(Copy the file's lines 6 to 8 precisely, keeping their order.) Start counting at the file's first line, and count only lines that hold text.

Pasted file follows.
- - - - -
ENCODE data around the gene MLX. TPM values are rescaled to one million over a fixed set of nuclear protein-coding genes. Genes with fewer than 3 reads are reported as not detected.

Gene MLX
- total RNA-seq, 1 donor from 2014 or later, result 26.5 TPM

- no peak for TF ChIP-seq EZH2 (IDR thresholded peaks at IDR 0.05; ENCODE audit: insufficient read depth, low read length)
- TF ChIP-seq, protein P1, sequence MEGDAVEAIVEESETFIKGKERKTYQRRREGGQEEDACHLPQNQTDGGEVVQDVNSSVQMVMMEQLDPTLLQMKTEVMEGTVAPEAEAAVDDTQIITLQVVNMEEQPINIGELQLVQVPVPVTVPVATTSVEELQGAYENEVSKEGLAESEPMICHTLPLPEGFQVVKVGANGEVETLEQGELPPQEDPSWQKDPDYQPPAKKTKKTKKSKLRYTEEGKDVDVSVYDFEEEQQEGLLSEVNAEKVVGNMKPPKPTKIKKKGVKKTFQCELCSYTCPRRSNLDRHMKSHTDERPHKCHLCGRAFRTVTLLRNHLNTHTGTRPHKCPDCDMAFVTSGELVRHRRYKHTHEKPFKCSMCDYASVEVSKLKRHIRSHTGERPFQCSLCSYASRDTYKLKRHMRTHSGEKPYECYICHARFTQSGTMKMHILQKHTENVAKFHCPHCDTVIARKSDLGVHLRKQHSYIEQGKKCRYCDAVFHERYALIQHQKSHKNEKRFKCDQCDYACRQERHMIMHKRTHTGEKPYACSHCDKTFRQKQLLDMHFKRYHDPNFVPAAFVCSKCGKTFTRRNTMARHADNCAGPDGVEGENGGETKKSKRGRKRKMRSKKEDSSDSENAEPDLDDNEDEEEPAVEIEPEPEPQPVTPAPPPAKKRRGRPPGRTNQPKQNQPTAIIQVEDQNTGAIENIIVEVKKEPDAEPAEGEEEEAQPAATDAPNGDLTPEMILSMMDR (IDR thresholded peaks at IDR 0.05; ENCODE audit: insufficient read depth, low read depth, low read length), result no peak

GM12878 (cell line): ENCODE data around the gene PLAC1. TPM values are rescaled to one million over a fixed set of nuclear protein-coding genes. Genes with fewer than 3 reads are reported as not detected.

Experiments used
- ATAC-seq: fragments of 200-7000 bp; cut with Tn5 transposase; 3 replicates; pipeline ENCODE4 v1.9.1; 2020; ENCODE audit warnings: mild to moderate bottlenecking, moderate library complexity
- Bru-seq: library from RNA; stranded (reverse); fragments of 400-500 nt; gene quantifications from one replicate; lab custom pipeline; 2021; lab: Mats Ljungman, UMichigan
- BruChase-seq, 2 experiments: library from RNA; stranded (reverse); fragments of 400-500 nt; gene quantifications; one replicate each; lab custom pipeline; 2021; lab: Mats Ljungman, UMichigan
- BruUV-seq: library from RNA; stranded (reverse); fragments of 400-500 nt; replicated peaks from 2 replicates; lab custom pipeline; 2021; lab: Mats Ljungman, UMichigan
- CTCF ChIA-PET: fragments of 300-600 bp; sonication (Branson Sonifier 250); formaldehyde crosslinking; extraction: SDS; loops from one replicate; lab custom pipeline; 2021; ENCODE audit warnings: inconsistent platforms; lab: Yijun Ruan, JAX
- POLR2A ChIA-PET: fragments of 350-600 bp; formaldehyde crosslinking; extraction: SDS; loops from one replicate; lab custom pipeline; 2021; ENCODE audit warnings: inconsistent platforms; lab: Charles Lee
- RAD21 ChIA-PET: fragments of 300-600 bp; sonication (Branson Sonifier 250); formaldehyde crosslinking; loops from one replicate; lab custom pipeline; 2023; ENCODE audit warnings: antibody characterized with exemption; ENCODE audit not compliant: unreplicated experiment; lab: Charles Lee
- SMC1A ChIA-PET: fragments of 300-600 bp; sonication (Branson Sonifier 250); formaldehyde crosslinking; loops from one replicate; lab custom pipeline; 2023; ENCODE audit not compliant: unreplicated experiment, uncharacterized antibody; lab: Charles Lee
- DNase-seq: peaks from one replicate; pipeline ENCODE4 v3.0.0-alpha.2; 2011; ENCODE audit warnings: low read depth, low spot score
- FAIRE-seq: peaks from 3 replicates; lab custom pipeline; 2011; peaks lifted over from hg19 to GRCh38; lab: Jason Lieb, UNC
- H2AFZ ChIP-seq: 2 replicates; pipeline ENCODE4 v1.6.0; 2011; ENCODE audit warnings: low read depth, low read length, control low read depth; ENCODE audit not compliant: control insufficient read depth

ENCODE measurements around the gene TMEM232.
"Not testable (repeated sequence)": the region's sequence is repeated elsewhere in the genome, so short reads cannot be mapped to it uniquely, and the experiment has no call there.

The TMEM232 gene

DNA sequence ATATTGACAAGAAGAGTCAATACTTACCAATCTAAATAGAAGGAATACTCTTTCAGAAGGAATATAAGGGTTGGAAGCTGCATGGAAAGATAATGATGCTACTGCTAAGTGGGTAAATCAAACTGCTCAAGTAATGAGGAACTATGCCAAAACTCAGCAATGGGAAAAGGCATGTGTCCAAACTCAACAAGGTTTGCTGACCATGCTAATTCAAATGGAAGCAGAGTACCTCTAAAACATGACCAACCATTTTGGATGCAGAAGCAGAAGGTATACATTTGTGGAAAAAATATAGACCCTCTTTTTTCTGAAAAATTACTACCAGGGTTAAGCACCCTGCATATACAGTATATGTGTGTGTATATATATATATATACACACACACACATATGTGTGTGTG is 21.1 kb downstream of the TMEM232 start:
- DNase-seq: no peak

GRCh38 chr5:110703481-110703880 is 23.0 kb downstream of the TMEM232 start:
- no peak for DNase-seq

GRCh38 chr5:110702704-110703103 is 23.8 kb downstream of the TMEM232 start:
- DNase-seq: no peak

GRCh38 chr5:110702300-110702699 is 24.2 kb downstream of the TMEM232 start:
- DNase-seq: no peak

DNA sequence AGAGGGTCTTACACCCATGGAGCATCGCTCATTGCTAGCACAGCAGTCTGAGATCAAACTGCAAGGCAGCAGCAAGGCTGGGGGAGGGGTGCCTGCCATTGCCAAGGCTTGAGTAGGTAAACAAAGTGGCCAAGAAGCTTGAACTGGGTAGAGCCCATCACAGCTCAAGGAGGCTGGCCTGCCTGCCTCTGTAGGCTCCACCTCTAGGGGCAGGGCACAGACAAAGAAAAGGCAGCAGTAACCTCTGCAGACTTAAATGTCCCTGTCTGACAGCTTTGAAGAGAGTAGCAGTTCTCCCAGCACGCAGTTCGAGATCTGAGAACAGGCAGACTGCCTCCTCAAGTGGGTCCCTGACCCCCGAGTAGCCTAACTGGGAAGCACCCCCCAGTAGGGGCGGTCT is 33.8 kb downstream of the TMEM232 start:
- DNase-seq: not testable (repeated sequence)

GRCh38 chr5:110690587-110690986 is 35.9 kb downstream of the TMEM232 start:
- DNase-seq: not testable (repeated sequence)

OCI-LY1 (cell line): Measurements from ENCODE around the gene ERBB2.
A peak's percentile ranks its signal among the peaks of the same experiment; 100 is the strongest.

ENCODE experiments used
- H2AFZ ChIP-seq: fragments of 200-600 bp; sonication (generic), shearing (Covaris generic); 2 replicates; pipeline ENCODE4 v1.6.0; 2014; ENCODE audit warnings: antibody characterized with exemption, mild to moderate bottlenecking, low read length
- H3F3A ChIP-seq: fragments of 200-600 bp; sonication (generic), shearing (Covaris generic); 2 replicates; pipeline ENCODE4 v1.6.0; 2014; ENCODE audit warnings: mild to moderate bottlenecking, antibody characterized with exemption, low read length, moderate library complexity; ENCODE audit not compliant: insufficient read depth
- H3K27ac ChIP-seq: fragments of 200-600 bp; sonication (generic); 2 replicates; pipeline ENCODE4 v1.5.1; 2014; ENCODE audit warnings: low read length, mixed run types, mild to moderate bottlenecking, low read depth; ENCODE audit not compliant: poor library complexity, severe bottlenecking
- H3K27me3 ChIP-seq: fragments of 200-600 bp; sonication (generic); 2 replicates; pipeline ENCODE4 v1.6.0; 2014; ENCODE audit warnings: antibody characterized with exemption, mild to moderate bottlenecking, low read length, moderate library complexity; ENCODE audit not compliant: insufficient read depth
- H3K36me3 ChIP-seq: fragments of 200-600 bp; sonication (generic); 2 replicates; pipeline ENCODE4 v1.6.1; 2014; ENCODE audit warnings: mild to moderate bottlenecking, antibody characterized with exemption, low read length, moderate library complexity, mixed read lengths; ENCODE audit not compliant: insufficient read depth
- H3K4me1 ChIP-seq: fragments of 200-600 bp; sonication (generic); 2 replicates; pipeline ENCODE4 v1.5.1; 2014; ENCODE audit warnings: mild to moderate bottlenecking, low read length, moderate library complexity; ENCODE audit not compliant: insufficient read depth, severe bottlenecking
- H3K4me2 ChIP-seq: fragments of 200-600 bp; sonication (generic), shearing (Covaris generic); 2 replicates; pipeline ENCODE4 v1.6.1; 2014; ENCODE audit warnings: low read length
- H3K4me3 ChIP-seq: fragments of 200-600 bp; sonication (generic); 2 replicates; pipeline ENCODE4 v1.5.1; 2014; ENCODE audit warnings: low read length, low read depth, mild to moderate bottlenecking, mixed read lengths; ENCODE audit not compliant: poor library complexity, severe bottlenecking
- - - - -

GM12878 (cell line): ENCODE data around the gene PLAC1. TPM values are rescaled to one million over a fixed set of nuclear protein-coding genes. Genes with fewer than 3 reads are reported as not detected.

Experiments used
- ATAC-seq: fragments of 200-7000 bp; cut with Tn5 transposase; 3 replicates; pipeline ENCODE4 v1.9.1; 2020; ENCODE audit warnings: mild to moderate bottlenecking, moderate library complexity